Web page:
So enter Pazeo, a 0.7% concentration, which might control ocular itching for the entire 24-hour day. FDA Approves Pazeo. http://www.drugs.com/newdrugs/alcon-receives-fda-approval-pazeo-olopatadine-hcl-ophthalmic-solution-allergic-conjunctivitis-4159.html. Accessed Aug. 4, 2016. Thus, having an indication from your patients as to their hypersensitivity could also dictate which drop you choose.
Table 1.* Products approved to treat or prevent allergic conjunctivitis
Olopatadine maintained superiority against its predecessors in comparative clinical trials for years. Butrus S, Griner JV, Discepola M, Finegold I. Comparison of the clinical efficacy and comfort of Olopatadine hydrochloride 0.1% ophthalmic solution and nedocromil sodium 2% ophthalmic solution in the human conjunctival allergen challenge model. Clin Ther 2000;22:1462-1472., Mah FS, Rosenwasser LJ, Townsend WD, et al. Efficacy and comfort of olopatadine 0.2% versus epinastine 0.05% ophthalmic solution for treating itching and redness induced by conjunctival allergen challenge. Curr Med Res Opin 2007;23:1445-1452., Deschenes J, Discepola M, Abelson M. Comparative evaluation of olopatadine ophthalmic solution (0.1%) versus ketorolac ophthalmic solution (0.5%) using the provocative antigen challenge model. Acta Ophthalmol Scand Suppl 1999;228:47-52. It then fell off its perch against a real challenger.
ALCAFTADINE: A SLEEPER?
Alcaftadine, approved in 2010, flew under the anti-allergy radar until recently. Once-daily alcaftadine, active against H1, H2, and H4 receptors, Gallois-Bernos AC, Thurmond RL. Alcaftadine, a new antihistamine with combined antagonist activity at histamine H1, H2, and H4 receptors. J Receptor, Ligand & Channel Research 2012;5:9-20. has been shown to dampen conjunctival eosinophil and late-phase immune responses. Ono SJ, Lane K. Comparison of effects of alcaftadine and olopatadine on conjunctival epithelium and eosinophil recruitment in a murine model of allergic conjunctivitis. Drug Design, Development and Therapy 2011; 5:77-84. 11 Two clinical trials Ackerman S, D’Ambrosio FD, Greiner JV, et al. A multicenter evaluation of the efficacy and duration of action of alcaftadine 0.25% and olopatadine 0.2% in the conjunctival allergen challenge model. J Asthma and Allergy 2013; 6:43-52., McLaurin EB, Marsico NP, Ackerman SL, et al. Ocular itch relief with alcaftadine 0.25% versus Olopatadine 0.2% in allergic conjunctivitis: pooled analysis of two multicenter randomized clinical trials. Adv Ther 2014;31:1059-1071. showed that alcaftadine controlled itching better than olopatadine. Ackerman et al presented the results of one multicenter conjunctival allergen challenge (CAC) trial in 127 subjects. At the peak time post-CAC for itching, alcaftadine treatment resulted in significantly lower mean itching scores than olopatadine 16 hours after dosing (p=0.026). Also, alcaftadine provided significant relief of chemosis at every measured time point 24 hours after dosing. This is a unique finding for ocular anti-allergics that are tailored more for symptom than sign relief.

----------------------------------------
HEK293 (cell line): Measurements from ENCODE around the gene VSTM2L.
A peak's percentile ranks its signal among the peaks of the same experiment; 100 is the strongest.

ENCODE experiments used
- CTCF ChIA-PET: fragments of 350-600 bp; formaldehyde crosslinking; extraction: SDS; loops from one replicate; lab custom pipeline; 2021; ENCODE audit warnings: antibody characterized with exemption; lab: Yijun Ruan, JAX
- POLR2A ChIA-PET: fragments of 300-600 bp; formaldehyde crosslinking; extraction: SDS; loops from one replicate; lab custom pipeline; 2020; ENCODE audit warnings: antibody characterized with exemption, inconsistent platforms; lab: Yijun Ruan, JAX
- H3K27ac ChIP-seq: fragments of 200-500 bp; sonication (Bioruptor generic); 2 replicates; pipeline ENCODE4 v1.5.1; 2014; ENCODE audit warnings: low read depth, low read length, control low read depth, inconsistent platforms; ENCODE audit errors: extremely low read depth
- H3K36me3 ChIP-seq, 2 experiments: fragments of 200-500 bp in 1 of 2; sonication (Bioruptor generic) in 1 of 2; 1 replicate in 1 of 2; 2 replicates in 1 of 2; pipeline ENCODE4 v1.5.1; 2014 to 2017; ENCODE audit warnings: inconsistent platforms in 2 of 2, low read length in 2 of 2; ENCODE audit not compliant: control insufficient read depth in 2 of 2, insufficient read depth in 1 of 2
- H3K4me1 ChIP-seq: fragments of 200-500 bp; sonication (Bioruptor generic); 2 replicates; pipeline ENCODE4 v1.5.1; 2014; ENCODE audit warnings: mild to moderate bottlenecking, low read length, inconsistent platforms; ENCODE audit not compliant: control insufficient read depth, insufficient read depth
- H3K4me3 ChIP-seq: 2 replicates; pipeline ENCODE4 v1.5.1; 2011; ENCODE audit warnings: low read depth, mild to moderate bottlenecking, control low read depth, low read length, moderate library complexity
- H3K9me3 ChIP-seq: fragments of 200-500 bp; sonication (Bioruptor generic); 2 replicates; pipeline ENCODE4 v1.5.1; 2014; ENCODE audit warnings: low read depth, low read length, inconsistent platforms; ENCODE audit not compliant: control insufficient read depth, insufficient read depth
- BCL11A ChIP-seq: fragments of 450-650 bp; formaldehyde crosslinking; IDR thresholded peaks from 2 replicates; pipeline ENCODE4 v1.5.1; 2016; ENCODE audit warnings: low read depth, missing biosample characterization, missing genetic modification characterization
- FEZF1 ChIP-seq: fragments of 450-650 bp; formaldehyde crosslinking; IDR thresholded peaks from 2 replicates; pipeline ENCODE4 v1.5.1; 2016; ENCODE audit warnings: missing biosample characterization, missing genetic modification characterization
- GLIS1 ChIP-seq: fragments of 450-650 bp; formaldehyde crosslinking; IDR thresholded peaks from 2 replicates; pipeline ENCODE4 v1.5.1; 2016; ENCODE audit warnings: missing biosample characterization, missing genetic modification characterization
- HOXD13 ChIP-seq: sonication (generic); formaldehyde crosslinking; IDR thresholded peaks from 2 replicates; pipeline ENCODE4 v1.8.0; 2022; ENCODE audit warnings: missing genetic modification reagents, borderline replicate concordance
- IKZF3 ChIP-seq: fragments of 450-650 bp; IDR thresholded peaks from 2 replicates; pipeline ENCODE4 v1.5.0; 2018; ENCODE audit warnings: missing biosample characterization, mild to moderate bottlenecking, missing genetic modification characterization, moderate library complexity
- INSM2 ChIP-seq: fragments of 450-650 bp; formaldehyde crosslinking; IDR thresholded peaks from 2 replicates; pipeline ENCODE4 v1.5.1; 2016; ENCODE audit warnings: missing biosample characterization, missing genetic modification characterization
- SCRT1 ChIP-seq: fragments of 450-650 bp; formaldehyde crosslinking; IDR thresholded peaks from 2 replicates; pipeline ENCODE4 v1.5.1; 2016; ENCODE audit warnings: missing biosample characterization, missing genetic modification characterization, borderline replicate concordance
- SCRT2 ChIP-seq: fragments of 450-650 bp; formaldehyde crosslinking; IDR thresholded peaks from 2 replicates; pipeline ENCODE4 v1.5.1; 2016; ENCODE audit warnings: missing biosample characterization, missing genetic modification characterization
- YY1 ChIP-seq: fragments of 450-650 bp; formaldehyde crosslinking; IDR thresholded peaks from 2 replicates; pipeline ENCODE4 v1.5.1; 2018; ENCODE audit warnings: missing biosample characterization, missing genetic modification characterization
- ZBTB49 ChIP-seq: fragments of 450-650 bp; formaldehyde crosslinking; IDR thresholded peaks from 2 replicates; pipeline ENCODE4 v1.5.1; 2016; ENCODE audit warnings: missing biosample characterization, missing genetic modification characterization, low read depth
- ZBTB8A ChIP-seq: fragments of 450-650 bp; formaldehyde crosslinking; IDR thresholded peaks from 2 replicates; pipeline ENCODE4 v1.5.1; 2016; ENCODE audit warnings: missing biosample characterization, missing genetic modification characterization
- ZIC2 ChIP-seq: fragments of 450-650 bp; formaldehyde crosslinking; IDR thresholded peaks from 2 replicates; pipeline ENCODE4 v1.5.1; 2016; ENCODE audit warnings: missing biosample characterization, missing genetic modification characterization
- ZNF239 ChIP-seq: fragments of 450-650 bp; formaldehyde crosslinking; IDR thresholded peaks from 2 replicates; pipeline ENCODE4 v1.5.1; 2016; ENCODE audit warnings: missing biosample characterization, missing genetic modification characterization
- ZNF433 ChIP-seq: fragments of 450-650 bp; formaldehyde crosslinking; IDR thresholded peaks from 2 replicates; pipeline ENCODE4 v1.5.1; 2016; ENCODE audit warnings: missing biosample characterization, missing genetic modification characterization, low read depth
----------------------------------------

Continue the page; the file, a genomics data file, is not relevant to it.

Table 1.* Products approved to treat or prevent allergic conjunctivitis (continued)